In one week I will be moving away from New Haven, and will have to begin driving to work everyday. For the past three years, I have been lucky enough to walk to work everyday because we live so close to campus.
Okay, that’s a lie. We do live incredibly close to campus, but at least once a week I still drive the whole 4 blocks, part on the street, get a $20 ticket, which turns into a $40 ticket because I hide it from Chris and then forget to pay it on time. It’s a mess. I’m lazy. Let’s move past it.
Anyway, I finally went down to the parking office and got myself a shiny parking space on campus. The problem is that is is really far from my building, but according to the very talkative woman at the parking office, its a “humdinger” of a lot because the shuttles run there so frequently. I’m serious. That was her word. Humdinger.
So yesterday I decide that I’ll test out this shuttle situation and see how I do, so I drive to my parking spot in the morning, park, and lo’ and behold – a shuttle magically appears the minute I shut my car door! I jump on, and it drops me right in front of my building about 10 minutes later. Couldn’t be easier.
And then came the afternoon. I feel the activities of yesterday afternoon are best described in a schedule format, as follows:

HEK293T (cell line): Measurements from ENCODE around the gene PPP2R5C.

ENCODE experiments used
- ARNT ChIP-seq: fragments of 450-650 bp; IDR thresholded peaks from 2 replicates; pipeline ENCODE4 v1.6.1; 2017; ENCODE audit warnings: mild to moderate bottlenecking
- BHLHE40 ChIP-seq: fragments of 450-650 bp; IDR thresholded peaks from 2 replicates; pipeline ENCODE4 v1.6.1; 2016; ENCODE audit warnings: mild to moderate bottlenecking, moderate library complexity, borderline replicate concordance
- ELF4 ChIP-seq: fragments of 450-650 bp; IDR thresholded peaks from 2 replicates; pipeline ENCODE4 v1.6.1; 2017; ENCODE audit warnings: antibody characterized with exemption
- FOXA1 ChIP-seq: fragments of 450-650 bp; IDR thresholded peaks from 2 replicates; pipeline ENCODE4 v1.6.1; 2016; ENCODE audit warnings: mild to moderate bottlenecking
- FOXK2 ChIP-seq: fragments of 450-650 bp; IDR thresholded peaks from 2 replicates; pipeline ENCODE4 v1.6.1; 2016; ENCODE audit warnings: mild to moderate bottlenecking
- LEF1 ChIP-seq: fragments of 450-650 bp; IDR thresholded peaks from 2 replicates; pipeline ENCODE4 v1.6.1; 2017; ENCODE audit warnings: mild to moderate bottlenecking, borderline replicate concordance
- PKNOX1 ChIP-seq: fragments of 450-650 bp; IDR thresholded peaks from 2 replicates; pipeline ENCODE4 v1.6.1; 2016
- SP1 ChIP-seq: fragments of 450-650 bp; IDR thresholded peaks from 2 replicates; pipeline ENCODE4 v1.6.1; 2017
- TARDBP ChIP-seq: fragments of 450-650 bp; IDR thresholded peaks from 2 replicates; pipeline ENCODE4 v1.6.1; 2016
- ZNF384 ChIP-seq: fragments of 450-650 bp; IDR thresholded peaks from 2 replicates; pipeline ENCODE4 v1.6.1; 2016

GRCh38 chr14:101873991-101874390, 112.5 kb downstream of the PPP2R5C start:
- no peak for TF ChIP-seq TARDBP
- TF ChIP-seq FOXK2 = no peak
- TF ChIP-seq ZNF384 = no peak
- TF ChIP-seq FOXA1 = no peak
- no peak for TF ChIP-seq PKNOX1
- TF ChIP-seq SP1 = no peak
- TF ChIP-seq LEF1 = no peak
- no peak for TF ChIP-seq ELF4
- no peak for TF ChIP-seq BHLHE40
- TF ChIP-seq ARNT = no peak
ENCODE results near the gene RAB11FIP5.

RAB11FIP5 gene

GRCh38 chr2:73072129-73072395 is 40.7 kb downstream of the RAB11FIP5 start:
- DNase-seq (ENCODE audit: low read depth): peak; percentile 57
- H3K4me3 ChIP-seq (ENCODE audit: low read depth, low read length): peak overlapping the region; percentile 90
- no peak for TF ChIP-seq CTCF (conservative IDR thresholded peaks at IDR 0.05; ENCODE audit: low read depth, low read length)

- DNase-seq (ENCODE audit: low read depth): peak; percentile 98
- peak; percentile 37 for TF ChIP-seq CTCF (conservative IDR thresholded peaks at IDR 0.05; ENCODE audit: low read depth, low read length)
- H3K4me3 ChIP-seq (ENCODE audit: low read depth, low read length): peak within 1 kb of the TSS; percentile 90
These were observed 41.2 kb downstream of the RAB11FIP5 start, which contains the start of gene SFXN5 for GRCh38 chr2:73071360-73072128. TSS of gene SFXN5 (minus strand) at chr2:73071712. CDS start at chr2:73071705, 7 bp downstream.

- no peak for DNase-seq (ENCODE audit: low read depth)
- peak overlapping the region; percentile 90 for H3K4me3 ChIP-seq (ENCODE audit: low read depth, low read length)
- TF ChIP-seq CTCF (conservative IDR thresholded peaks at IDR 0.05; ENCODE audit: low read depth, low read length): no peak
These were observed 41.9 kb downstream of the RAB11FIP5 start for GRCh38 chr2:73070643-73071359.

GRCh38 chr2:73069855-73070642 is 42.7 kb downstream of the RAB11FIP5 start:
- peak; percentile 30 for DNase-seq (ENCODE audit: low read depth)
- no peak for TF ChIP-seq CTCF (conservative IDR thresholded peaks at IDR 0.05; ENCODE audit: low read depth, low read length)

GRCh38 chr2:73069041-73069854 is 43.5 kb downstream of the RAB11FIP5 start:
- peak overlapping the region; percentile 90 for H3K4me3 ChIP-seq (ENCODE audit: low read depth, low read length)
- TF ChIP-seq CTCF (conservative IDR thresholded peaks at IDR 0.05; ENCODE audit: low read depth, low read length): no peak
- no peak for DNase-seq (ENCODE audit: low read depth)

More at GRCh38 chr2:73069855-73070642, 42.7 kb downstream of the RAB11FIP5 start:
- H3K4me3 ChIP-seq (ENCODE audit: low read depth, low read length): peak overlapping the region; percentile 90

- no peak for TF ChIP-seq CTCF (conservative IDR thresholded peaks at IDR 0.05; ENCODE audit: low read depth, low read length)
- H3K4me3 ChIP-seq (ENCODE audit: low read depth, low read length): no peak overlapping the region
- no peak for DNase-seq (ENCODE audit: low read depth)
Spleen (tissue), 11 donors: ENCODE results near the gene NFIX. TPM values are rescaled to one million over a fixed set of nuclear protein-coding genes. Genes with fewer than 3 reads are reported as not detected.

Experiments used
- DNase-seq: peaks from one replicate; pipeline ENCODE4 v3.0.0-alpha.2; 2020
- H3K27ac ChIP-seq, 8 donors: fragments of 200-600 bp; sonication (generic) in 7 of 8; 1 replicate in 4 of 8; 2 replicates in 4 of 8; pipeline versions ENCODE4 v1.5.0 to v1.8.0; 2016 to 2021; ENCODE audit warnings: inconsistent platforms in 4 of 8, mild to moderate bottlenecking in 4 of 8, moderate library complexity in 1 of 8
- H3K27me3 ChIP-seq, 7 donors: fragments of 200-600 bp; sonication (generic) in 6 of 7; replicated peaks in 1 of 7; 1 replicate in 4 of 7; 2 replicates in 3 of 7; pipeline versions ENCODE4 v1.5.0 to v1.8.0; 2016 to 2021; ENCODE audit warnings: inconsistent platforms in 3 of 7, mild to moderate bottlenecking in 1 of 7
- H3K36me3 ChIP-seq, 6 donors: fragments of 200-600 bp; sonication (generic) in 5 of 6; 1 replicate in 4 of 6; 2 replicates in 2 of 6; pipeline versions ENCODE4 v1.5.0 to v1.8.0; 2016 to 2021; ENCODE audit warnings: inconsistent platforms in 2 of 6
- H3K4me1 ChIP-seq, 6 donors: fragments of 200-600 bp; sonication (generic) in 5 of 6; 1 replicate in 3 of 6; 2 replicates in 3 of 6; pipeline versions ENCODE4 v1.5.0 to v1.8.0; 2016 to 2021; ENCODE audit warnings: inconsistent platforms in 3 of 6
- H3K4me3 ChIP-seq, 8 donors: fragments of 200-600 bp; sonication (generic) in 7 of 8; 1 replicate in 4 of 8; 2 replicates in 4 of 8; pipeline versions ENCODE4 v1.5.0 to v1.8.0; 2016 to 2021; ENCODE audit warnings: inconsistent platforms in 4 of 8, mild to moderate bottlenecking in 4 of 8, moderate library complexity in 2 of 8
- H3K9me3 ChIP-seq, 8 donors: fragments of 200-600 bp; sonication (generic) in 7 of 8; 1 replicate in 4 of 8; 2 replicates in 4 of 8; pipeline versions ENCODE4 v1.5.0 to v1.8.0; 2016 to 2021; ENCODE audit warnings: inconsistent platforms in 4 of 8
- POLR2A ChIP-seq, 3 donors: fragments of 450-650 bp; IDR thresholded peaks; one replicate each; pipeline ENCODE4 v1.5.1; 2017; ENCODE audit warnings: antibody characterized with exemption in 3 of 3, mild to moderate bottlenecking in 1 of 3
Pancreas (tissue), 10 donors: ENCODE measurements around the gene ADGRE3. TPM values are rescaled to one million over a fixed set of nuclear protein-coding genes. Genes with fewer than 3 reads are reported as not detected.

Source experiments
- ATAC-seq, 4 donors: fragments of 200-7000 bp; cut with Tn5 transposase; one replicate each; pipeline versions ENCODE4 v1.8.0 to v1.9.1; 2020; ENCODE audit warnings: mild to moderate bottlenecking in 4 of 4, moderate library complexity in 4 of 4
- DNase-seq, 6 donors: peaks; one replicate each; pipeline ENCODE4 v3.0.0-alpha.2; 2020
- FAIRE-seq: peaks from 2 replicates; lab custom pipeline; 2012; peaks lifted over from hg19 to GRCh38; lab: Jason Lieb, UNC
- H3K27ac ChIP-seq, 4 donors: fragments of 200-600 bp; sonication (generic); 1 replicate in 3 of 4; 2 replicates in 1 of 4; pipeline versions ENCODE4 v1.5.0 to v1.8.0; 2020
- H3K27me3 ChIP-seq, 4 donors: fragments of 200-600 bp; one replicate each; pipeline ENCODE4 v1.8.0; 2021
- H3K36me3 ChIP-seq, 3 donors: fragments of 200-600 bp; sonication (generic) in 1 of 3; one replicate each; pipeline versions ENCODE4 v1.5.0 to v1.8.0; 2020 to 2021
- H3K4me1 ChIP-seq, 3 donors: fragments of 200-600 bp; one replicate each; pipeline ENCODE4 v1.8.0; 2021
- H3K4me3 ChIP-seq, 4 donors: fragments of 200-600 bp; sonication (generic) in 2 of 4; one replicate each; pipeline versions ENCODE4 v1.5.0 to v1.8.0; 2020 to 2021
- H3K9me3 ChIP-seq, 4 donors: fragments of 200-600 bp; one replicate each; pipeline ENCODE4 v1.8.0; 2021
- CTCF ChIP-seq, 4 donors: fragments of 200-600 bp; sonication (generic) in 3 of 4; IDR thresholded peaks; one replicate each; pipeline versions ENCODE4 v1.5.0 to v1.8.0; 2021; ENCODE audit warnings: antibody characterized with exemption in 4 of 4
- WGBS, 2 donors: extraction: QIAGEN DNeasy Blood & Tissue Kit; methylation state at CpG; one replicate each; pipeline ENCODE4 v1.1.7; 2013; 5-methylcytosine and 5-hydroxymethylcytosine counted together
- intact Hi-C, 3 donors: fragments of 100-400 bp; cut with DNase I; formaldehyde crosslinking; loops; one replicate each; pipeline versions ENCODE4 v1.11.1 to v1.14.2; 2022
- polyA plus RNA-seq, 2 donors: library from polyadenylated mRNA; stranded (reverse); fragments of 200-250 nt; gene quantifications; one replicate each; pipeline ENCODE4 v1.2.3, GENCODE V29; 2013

4:15 PM I leave my office and head to the shuttle stop.
4:20 PM Shuttle drives up. Everyone I am standing with gets on the shuttle. Me, too. I tend to go with the majority in new situations.
4:45 PM The shuttle makes an unexpected turn at an intersection and instead of heading towards the north side of campus where my car is parked, heads towards the south side of campus where there are medical buildings and other things that are not familiar to me. Its an area where a handgun would be more of an asset than a handbag.
5:00 PM It is now clear to me- 40 minutes later – that I have gotten on the wrong shuttle. I am in the middle of a part of town that does not look the slightest bit familiar to me.
5:05 PM The last person leaves the shuttle and its just me sitting in this old city bus. The driver yells back to me, “Did you miss your stop?” “No,” I reply. “I think I got on the wrong shuttle.” The bus driver sighs and tells me she’ll drop me back where I started.
5:15 PM I am dropped at my original boarding site.
5:20 PM A co-worker finds me and physically places me on the correct shuttle.
5:30 PM I arrive at my car.
TOTAL TIME ELAPSED: 1 hour and 15 minutes
I have a new found respect for commuters today. It takes coordination, dedication, and perseverance to park, ride, and shuttle. I’m a changed woman. Today, I salute you, Commuters of America. Because its a hell of a lot harder than it looks!!